In preparing to re-imagine and present my local project for Canberra next month I have been reflecting upon my exhibition in Murray Bridge (otherworldly camera obscura projections inside old railway carriages along the riverbank, and personal stories exhibited in postcard and digital formats).
I was thrilled with the stories that emerged during the project as they were incredibly diverse and encompassed a range of personal, historical, environmental, social and political perspectives. I was also pleased to receive written feedback affirming my desire to encourage people to look at their river in a different way, including one woman who told me that my work enabled her to look at a part of her life with fresh eyes.
The community participation in this project has allowed me to reflect upon the way in which I can tell stories through my work, and also the capacity of multiple fragmented viewpoints to in fact heighten reality and enable us to see the world anew. I am looking forward to re-developing the work for Canberra and discovering the new perspectives that will emerge, as the very nature of camera obscura projections is that they are always temporal and subjective.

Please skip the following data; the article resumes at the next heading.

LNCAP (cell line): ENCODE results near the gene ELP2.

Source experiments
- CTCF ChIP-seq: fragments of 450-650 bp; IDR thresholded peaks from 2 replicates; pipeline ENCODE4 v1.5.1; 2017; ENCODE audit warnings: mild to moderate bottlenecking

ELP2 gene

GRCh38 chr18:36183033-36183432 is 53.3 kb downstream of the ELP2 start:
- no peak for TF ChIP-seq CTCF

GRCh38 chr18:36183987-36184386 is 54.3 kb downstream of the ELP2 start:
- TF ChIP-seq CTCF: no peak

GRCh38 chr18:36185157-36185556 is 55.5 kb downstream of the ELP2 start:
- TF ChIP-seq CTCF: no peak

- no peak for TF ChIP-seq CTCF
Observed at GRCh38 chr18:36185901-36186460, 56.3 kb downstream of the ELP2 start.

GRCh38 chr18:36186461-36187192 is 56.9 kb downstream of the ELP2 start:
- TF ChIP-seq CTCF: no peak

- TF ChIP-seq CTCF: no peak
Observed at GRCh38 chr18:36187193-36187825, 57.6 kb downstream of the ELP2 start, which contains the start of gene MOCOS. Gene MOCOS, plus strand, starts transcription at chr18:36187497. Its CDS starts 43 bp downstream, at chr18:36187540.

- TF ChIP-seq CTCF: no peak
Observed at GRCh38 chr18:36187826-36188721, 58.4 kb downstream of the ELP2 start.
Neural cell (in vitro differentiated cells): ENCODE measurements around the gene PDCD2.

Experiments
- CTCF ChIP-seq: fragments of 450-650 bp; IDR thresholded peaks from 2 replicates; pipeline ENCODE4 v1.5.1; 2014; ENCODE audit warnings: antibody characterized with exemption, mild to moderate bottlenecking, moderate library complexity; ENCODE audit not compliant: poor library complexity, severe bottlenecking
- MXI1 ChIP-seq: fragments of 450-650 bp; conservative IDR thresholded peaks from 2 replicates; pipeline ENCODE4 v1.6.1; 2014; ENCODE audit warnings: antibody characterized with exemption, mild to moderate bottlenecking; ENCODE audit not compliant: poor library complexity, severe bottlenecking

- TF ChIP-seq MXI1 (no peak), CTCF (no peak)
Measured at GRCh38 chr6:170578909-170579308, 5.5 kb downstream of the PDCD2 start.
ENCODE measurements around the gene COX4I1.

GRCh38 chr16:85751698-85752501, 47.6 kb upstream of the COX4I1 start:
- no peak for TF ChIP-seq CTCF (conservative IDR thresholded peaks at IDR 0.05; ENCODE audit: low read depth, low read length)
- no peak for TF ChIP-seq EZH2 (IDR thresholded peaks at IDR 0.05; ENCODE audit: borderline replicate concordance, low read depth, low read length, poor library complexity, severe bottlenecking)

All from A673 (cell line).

I would like to acknowledge the many local community individuals (indigenous and non-indigenous), and groups that participated in this project including the Riverboat, Rail and Steam Group, Edwards Crossing Writers Group, Imagine Arts and Cultural Action Group, Regional Art Society, River Murray Youth Council, Murray Bridge Historical Society, Murray Watch, and the Murray Bridge Rowing Club.